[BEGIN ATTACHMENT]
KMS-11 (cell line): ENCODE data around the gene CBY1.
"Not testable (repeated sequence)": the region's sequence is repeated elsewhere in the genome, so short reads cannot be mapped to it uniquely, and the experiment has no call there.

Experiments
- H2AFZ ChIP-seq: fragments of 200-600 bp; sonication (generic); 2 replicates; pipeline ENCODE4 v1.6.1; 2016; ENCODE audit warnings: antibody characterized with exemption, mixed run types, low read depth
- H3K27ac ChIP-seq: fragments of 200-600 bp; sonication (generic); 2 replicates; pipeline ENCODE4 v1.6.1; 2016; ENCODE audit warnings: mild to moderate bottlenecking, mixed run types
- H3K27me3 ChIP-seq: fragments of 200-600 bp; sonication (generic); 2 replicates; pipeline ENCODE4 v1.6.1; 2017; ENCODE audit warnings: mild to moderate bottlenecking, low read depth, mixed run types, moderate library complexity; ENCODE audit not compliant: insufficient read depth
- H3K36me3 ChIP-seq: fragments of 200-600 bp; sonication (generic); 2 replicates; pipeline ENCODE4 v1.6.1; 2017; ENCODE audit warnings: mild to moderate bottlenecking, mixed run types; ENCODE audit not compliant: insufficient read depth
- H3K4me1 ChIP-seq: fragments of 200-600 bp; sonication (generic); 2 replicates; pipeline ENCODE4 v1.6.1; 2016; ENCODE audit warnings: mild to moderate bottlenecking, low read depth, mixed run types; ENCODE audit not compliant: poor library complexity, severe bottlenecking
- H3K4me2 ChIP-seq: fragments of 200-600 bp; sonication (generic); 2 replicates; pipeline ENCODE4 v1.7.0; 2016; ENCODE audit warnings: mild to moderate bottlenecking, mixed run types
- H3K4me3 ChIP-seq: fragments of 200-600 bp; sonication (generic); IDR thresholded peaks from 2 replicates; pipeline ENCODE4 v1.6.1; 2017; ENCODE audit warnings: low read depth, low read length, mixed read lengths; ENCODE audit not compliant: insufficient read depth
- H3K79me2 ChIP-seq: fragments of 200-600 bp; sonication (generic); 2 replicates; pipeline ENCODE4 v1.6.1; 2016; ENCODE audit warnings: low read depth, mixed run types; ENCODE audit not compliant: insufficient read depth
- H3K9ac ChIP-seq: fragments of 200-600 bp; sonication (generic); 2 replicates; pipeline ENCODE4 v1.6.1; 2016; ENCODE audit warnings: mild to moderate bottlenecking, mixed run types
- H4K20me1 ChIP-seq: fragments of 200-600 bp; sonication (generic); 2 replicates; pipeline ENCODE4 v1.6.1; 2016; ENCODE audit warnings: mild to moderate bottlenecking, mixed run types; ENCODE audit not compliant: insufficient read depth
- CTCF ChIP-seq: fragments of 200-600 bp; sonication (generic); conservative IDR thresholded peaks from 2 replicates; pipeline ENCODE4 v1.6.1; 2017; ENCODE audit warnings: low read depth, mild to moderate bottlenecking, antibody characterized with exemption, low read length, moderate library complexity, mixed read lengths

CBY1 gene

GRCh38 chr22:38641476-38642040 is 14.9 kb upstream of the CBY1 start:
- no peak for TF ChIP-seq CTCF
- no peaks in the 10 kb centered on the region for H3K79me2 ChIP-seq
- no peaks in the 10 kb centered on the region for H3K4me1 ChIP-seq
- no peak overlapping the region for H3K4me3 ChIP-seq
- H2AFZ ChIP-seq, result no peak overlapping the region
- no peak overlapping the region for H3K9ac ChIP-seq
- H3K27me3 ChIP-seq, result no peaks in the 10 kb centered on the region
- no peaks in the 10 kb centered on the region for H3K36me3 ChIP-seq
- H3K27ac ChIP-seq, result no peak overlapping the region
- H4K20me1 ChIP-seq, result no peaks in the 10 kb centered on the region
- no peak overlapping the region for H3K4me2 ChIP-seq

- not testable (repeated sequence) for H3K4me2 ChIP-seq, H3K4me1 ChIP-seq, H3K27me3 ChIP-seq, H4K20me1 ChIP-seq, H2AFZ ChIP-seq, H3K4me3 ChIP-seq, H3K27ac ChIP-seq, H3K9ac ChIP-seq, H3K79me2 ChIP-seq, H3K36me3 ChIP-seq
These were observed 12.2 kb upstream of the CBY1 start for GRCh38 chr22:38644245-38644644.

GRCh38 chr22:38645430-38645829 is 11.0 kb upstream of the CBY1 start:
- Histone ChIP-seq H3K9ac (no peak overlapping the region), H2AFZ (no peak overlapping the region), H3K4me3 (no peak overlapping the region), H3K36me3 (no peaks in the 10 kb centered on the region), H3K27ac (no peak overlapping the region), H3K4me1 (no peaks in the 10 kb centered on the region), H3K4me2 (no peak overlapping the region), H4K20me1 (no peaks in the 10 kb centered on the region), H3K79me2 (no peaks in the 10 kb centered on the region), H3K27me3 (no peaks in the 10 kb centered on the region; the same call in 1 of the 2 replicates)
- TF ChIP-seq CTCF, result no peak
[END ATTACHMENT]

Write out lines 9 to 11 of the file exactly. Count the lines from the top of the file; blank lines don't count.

- H3K4me2 ChIP-seq: fragments of 200-600 bp; sonication (generic); 2 replicates; pipeline ENCODE4 v1.7.0; 2016; ENCODE audit warnings: mild to moderate bottlenecking, mixed run types
- H3K4me3 ChIP-seq: fragments of 200-600 bp; sonication (generic); IDR thresholded peaks from 2 replicates; pipeline ENCODE4 v1.6.1; 2017; ENCODE audit warnings: low read depth, low read length, mixed read lengths; ENCODE audit not compliant: insufficient read depth
- H3K79me2 ChIP-seq: fragments of 200-600 bp; sonication (generic); 2 replicates; pipeline ENCODE4 v1.6.1; 2016; ENCODE audit warnings: low read depth, mixed run types; ENCODE audit not compliant: insufficient read depth